This story is part of Re:’s Fashion, where we take a look at everything from fast fashion, cosmetic surgery, the prices of people's outfits to exploring what rural fashion says about New Zealand culture. Check out the rest of the stories here.

When navigating your gender identity, clothing can play a crucial role in expressing your true self.

We spoke to three gender diverse people about their three favourite clothing items, and why they are important to them.

Disi D

Age: 22

Pronouns: he/him or they/them

Identifies as: non-binary/trans masc

“I used to wear clothes purely to get the attention of men. I used to tape my boobs to make my cleavage look more intense. My connection to fashion was so focused on how I looked to others.

“That's no longer the case, I don't put much effort into dressing for other people anymore. Now my fashion and the way I dress is much more focused on what feels good to me - in regards to my gender, and how or what I'm trying to express."

Item 1: Binder

“This binder is a very important part of my journey. 

“When I was 18, I saw that Ending HIV was running a giveaway for a binder for trans or gender diverse people. At the time, I didn’t know that I was trans yet in any kind of way. I remember thinking ‘I want that binder’, not really thinking that I'd win it, and then I won it. 

“I felt really guilty because I thought, ‘Oh no, I'm not trans and I've won this thing that a trans person should have won’. And then I wore it and pretty much instantly realised that I am trans. And so, I didn't feel so guilty anymore.

“When I put it on for the first time, I got my brother’s shirts and shorts and put them on. I very much looked like a boy in that moment. And then I went to the mall and visited a store where the person used he/him pronouns for me. And I was buzzing. I remember thinking ‘Holy shit, I love that’. I was so chuffed. I went home and just stared in the mirror for ages and took so many photos.”

Item 2: Trans flag choker

“This is definitely one of my most important items. Any time I don't feel that my outfit shows that I'm trans enough then I pretty much will always wear this just to make it very clear to anyone that I'm trans.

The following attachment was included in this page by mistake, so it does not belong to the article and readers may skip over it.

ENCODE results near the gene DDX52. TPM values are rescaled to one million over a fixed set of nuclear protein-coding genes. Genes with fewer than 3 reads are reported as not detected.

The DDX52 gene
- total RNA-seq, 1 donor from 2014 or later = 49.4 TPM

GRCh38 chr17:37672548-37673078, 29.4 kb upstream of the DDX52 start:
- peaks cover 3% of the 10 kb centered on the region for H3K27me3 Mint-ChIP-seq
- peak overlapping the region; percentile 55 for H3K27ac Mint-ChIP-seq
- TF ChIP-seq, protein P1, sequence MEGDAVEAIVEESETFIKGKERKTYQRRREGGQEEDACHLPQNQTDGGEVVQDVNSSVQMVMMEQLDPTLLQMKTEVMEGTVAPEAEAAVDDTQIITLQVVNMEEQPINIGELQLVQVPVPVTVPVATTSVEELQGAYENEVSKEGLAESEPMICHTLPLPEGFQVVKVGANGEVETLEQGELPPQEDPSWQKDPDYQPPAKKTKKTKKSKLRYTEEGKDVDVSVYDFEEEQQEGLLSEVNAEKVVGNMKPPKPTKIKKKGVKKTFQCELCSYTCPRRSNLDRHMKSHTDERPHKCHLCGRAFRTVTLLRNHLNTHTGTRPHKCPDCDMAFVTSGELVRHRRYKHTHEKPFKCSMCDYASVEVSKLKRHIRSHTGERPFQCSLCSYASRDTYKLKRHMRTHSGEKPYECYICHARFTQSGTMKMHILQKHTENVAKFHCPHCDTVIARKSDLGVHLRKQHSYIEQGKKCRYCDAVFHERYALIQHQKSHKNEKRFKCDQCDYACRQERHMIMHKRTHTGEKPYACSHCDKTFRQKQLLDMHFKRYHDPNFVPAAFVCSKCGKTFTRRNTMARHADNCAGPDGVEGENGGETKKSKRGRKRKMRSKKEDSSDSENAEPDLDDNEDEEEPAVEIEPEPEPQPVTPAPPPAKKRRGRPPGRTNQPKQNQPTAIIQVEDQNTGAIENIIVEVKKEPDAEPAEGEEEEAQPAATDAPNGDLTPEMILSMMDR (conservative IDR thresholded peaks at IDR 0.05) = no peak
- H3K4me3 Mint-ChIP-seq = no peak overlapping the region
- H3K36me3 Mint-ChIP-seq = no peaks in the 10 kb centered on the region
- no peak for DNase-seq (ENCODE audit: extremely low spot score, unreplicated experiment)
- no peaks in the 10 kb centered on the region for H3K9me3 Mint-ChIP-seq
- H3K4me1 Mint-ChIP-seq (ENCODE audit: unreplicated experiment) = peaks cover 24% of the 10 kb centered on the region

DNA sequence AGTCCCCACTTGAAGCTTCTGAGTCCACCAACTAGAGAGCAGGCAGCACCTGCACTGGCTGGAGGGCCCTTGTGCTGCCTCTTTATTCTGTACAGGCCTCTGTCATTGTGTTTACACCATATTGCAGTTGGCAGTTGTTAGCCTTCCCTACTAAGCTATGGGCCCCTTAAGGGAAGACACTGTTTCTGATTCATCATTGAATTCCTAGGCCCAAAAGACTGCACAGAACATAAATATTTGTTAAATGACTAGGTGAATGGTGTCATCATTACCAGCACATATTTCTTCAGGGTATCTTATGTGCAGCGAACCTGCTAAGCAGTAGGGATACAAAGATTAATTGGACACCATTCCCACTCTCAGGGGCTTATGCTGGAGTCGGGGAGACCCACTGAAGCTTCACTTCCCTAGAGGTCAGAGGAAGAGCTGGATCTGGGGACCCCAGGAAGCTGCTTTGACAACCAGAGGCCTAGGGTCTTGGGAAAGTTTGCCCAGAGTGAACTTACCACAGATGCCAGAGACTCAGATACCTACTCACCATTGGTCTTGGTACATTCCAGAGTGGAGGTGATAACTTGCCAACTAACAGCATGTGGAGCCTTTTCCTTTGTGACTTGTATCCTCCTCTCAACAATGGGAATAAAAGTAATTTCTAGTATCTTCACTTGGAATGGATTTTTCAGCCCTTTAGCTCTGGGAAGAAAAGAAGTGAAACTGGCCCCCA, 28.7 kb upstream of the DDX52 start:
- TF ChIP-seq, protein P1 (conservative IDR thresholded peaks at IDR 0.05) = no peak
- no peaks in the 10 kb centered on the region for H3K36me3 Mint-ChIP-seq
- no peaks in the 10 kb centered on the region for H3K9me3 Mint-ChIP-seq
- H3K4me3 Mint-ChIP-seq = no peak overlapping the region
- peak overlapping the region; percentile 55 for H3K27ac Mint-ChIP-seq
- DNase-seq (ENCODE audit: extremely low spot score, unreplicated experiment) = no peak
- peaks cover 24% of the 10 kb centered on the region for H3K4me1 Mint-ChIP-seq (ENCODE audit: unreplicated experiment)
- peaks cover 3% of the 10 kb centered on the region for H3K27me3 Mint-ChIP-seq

“I love going to Kiwiburn [NZ’s version of Burning Man]. At Kiwiburn, a lot of people run around naked, which I'm definitely one. And so one of the only signifiers in that situation that I'm not a woman, when I'm fully naked, is this choker.

“There are some moments when I'm in places that aren't so safe to be trans, in which case I'll probably just take it off. For example, I've walked from a night out on Karangahape Road to the city and I've taken it off on that walk. Because sometimes when I get to Queen Street, it feels a little less safe to be so vibrantly trans. 

“I don't care if people know I'm trans. I'm not trying to pass as anything. But it's important to me that people know I'm trans, otherwise they are probably going to assume a gender that's not correct. So this definitely gives me more confidence that people will think that I’m trans.”

Item 3: Black corduroy jacket

“I'm very, very connected to this jacket in a gender way. It just feels so right on me and feels so perfect within how I want to express my gender within fashion.

“Before I had this, I didn't have many jackets, especially none that made me feel good. It feels very androgynous to me. I don't know if it's meant to be a woman's jacket or men's jacket, and that's kind of why I started wearing it. I just feel so much confidence putting it on.”

James Hilary Penwarden

Age: 31

Pronouns: they/them

Identifies as: non-binary/bisexual/queer/agender/ginger

“I used to try to look a certain way that I thought would get me approval from people around me. And it's not that that's changed, I do that now. I still want approval, but I want approval from queer people.

“As queer people, we show such strong personality through our clothes. And as soon as I realised that I want to be a part of that, it felt really natural.

“It’s all about honouring your body and your selfhood. Rather than trying to conform to something that doesn't fit you.”

Item 1: Black pants

“My friend Amira made me these pants for me, to measure. 

“As an adult, this is the first piece of clothing that's ever been made for my body. And that was really key in unlocking for me a better relationship between me and clothes.